The Cayman Arts Festival began on a high note Friday as some of the country’s finest musicians teamed up with international luminaries of the classical stage to perform a programme of beloved works by major Russian composers.
With Grammy-winning American conductor John McLaughlin Williams at the podium, along with the artistry of renowned American violinist Elmar Oliveira, the opening night gala at First Baptist Church made for an invigorating start to the nine-day festival, which continues to Saturday.
Opening with Glinka’s perky overture to Ruslan and Ludmila, the programme moved on to Tchaikovsky’s challenging Violin Concerto in D major, with Oliveira commanding the stage with his stellar performance.
The Grammy-nominated musician didn’t simply play the violin – he made it dance. Coaxing out sounds seemingly effortlessly, his compelling, expressive performance had the audience on its feet. (It’s no surprise Oliveira is the first American violinist to win the Gold Medal at Moscow’s Tchaikovsky International Competition.)
Moving from dramatic to poetic, Oliveira’s mastery of this well-loved work proved to be the highlight of the evening, particularly his performance of the exquisite second movement, Canzonetta: Andante.
The Cayman National Orchestra, augmented by some 20 players from the Cleveland Orchestra, rose to the challenge as well, turning in a polished and spirited performance throughout the evening.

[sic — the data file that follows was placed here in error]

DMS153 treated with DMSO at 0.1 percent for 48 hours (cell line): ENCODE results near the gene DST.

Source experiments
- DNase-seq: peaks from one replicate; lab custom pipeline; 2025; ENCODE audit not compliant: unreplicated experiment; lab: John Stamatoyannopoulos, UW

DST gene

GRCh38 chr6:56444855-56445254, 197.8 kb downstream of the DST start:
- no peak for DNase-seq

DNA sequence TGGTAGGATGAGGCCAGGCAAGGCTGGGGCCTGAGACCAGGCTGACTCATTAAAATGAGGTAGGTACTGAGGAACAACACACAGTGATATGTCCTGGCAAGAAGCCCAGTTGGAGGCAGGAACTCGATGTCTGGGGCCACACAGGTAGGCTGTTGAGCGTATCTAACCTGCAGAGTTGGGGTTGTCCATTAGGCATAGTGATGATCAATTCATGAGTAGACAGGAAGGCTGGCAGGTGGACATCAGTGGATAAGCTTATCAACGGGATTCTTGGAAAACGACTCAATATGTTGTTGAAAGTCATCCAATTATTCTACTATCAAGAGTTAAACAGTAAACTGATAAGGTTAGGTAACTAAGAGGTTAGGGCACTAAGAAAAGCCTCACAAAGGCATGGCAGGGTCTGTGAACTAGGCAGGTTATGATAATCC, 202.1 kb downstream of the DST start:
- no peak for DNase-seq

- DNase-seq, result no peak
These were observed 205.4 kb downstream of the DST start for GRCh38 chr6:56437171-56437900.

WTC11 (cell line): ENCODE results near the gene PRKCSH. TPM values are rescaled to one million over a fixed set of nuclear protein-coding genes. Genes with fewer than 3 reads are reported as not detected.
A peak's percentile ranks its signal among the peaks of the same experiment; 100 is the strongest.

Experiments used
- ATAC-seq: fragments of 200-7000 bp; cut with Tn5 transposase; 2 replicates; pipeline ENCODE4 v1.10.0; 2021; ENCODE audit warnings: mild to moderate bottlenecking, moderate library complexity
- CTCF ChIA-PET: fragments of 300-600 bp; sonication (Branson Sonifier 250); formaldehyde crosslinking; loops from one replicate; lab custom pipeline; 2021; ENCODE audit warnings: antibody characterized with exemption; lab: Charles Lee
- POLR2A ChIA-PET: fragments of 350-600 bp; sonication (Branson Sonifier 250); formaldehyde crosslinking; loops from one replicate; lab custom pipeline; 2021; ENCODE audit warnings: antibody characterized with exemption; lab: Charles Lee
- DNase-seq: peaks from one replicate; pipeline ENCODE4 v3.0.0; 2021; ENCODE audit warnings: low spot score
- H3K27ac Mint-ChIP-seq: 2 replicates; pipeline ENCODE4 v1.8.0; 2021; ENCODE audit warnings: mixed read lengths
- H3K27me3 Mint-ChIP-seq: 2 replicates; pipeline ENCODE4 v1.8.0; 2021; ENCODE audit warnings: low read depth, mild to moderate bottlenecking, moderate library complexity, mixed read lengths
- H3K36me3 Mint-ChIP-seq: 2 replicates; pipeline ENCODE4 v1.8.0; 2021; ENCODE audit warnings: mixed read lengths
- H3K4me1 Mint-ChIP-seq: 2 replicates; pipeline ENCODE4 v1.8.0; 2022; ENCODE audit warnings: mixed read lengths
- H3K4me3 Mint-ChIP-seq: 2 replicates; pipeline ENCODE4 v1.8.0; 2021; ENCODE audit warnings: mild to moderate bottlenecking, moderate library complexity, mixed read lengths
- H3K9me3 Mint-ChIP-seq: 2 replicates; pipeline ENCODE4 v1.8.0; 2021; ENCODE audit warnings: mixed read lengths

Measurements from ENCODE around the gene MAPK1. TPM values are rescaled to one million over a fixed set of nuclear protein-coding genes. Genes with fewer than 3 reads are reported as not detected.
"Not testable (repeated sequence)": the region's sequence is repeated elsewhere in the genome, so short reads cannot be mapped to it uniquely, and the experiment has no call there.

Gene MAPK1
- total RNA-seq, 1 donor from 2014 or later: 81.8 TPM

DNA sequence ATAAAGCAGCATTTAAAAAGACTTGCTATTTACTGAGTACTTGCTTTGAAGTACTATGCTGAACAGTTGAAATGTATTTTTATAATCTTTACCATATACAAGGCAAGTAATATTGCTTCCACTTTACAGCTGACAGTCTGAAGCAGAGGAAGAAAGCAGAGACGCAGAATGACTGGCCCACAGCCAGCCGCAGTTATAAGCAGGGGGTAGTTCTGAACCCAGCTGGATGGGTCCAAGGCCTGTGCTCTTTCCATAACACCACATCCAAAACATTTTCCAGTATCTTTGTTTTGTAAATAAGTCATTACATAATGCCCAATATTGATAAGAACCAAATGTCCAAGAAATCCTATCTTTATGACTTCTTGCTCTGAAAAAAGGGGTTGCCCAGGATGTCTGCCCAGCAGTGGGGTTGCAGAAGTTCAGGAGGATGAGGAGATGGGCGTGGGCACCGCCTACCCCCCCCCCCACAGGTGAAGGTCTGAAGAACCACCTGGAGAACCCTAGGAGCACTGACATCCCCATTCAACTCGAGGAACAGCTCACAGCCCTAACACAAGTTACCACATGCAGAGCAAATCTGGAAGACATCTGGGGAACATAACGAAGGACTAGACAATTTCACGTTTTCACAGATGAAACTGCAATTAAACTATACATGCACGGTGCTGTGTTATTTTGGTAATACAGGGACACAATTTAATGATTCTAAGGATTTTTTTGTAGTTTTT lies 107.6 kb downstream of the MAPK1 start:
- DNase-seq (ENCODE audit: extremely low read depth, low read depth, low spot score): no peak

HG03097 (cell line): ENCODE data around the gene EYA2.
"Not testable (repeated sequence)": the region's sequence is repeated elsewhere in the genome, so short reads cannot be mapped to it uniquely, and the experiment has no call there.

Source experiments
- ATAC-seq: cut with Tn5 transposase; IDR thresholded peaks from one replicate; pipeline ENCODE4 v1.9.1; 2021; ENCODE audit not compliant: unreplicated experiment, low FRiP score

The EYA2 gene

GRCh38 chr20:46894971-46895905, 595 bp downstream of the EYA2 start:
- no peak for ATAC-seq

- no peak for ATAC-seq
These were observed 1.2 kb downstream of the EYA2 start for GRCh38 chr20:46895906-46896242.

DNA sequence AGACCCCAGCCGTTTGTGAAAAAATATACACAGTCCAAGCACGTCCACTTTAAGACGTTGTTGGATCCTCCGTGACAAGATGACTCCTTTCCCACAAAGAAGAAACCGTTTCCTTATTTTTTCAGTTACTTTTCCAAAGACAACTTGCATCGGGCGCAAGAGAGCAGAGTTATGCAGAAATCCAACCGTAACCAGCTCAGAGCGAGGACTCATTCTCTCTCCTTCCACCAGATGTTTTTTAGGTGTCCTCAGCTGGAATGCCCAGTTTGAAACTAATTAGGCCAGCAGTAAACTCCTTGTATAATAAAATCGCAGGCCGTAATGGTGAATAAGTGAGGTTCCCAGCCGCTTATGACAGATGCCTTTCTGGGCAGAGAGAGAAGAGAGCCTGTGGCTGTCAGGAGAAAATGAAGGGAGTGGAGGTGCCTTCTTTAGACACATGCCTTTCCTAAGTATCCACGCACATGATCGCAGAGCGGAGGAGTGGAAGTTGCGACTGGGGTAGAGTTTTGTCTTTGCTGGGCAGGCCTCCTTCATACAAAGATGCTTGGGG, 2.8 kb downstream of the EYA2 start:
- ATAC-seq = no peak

The second half began with Tchaikovsky’s lovely Waltz of the Flowers from the ever-popular The Nutcracker ballet, a lilting, fanciful work that is always a crowd pleaser.
The mood then switched with a powerful performance of Mussorgsky’s soaring Night on the Bare Mountain, which had the strings singing.
The finale brought in the talents of the Cayman National Choir for Borodin’s Polovtsian Dances from Prince Igor. The choir, under the capable direction of Sue Horrocks, captured the dynamic sound of this classical masterpiece, a fitting end to the evening.
Williams, who has appeared in the arts festival once before, made an apt choice of repertoire. While it may be familiar in other parts of the world, it’s a rare treat to hear these Russian masterpieces performed on Cayman’s shores.